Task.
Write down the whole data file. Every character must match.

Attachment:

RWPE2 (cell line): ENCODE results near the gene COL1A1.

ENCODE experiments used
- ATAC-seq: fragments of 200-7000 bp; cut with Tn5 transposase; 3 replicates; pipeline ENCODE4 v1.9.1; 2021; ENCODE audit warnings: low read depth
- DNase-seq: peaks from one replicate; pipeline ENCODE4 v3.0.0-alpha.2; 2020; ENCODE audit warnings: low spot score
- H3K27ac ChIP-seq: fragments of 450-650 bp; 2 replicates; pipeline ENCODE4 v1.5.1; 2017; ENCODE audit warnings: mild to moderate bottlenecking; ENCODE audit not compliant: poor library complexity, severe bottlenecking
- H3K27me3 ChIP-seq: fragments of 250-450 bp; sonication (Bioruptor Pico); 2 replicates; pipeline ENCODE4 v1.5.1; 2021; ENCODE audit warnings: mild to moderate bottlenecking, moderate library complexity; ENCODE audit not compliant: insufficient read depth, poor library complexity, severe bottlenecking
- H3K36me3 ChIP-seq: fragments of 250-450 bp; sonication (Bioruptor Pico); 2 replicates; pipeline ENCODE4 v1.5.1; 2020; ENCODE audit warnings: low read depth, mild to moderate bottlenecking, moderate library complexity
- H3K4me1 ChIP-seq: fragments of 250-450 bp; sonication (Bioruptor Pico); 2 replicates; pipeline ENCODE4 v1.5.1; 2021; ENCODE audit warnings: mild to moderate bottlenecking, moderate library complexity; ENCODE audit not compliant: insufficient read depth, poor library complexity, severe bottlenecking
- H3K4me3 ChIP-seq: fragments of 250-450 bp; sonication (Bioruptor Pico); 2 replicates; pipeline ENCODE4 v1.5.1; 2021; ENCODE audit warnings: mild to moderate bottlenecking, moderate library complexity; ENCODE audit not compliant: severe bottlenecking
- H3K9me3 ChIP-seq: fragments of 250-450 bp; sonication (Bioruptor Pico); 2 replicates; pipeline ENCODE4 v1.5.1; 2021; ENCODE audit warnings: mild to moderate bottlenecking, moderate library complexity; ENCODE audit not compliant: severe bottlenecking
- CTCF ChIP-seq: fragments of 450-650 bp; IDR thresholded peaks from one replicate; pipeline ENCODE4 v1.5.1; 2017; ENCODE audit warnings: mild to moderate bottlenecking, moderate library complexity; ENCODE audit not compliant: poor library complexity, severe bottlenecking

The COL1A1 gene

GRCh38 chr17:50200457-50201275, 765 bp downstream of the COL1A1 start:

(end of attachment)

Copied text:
RWPE2 (cell line): ENCODE results near the gene COL1A1.

ENCODE experiments used
- ATAC-seq: fragments of 200-7000 bp; cut with Tn5 transposase; 3 replicates; pipeline ENCODE4 v1.9.1; 2021; ENCODE audit warnings: low read depth
- DNase-seq: peaks from one replicate; pipeline ENCODE4 v3.0.0-alpha.2; 2020; ENCODE audit warnings: low spot score
- H3K27ac ChIP-seq: fragments of 450-650 bp; 2 replicates; pipeline ENCODE4 v1.5.1; 2017; ENCODE audit warnings: mild to moderate bottlenecking; ENCODE audit not compliant: poor library complexity, severe bottlenecking
- H3K27me3 ChIP-seq: fragments of 250-450 bp; sonication (Bioruptor Pico); 2 replicates; pipeline ENCODE4 v1.5.1; 2021; ENCODE audit warnings: mild to moderate bottlenecking, moderate library complexity; ENCODE audit not compliant: insufficient read depth, poor library complexity, severe bottlenecking
- H3K36me3 ChIP-seq: fragments of 250-450 bp; sonication (Bioruptor Pico); 2 replicates; pipeline ENCODE4 v1.5.1; 2020; ENCODE audit warnings: low read depth, mild to moderate bottlenecking, moderate library complexity
- H3K4me1 ChIP-seq: fragments of 250-450 bp; sonication (Bioruptor Pico); 2 replicates; pipeline ENCODE4 v1.5.1; 2021; ENCODE audit warnings: mild to moderate bottlenecking, moderate library complexity; ENCODE audit not compliant: insufficient read depth, poor library complexity, severe bottlenecking
- H3K4me3 ChIP-seq: fragments of 250-450 bp; sonication (Bioruptor Pico); 2 replicates; pipeline ENCODE4 v1.5.1; 2021; ENCODE audit warnings: mild to moderate bottlenecking, moderate library complexity; ENCODE audit not compliant: severe bottlenecking
- H3K9me3 ChIP-seq: fragments of 250-450 bp; sonication (Bioruptor Pico); 2 replicates; pipeline ENCODE4 v1.5.1; 2021; ENCODE audit warnings: mild to moderate bottlenecking, moderate library complexity; ENCODE audit not compliant: severe bottlenecking
- CTCF ChIP-seq: fragments of 450-650 bp; IDR thresholded peaks from one replicate; pipeline ENCODE4 v1.5.1; 2017; ENCODE audit warnings: mild to moderate bottlenecking, moderate library complexity; ENCODE audit not compliant: poor library complexity, severe bottlenecking

The COL1A1 gene

GRCh38 chr17:50200457-50201275, 765 bp downstream of the COL1A1 start: